Apache Kafka in a nutshell
What is Apache Kafka?
Apache Kafka was initially designed and implemented by LinkedIn in order to serve as a message queue. Since 2012, Kafka has been open sourced under Apache Foundation and quickly evolved into a distributed streaming platform, which is used for the implementation of real-time data pipelines and streaming applications.
It is horizontally scalable, fault-tolerant, wicked fast, and runs in production in thousands of companies.
Kafka is a fault-tolerant and horizontally scalable platform, that can scale to hundreds of brokers being able to process millions of records per second. It was designed to simplify data pipelines, handle data streams and support batch and real-time analytics. It also supports at most once, at least once and exactly once semantic processing guarantees.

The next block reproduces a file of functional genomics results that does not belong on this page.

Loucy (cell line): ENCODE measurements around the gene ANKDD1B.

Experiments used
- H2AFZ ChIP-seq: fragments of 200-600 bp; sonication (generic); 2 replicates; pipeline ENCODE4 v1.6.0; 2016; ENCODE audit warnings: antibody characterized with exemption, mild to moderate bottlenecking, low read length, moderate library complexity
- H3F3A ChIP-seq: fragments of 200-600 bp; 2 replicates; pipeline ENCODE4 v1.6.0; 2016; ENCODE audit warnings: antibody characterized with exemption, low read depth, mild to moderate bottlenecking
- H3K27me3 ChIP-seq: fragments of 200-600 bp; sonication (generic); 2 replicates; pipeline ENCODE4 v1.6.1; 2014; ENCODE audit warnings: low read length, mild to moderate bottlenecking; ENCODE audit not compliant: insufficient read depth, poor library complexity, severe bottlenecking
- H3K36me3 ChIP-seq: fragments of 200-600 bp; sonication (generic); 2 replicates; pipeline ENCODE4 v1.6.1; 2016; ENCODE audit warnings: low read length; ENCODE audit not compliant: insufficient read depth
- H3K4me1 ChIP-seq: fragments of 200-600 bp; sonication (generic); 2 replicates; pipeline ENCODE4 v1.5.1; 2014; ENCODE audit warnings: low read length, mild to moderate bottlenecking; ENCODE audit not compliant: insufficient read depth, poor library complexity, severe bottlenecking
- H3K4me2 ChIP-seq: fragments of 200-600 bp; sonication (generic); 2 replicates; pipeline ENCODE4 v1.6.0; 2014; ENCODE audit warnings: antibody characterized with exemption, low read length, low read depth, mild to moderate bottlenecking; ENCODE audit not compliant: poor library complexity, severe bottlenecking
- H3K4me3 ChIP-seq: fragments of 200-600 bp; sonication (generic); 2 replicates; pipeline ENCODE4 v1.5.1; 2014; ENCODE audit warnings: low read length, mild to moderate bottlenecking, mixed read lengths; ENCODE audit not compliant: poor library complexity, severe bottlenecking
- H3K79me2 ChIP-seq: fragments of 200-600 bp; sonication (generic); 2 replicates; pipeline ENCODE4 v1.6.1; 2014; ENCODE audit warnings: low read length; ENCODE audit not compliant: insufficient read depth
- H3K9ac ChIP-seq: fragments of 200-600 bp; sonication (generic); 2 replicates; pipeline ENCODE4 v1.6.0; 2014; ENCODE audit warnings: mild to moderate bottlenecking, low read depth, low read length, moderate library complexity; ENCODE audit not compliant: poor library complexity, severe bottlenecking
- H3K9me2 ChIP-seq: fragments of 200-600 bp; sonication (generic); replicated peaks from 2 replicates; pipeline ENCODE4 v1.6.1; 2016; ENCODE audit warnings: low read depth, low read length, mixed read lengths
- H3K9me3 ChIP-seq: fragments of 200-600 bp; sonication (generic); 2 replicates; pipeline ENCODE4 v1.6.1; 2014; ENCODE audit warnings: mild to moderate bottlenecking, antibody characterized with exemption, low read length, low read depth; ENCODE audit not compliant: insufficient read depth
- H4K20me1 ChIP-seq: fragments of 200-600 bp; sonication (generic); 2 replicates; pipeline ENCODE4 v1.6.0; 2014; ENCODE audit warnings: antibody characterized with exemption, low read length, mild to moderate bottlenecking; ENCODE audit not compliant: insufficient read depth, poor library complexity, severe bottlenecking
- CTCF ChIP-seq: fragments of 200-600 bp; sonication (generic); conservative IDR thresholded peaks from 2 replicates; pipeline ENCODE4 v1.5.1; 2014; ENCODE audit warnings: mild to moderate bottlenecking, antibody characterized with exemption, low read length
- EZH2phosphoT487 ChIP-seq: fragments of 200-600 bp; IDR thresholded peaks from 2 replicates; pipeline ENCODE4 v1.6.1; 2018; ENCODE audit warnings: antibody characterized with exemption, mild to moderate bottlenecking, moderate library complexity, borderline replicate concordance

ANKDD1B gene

Why organisations use Kafka?
Modern organisations have various data pipelines that facilitate the communication between systems or services. Things get a bit more complicated when a reasonable number of services need to communicate with each other at real time.
The architecture becomes complex since various integrations are required in order to enable the inter-communication of these services. More precisely, for an architecture that encompasses m source and n target services, n x m distinct integrations need to be written. Also, every integration comes with a different specification, meaning that one might require a different protocol (HTTP, TCP, JDBC, etc.) or a different data representation (Binary, Apache Avro, JSON, etc.), making things even more challenging. Furthermore, source services might address increased load from connections that could potentially impact latency.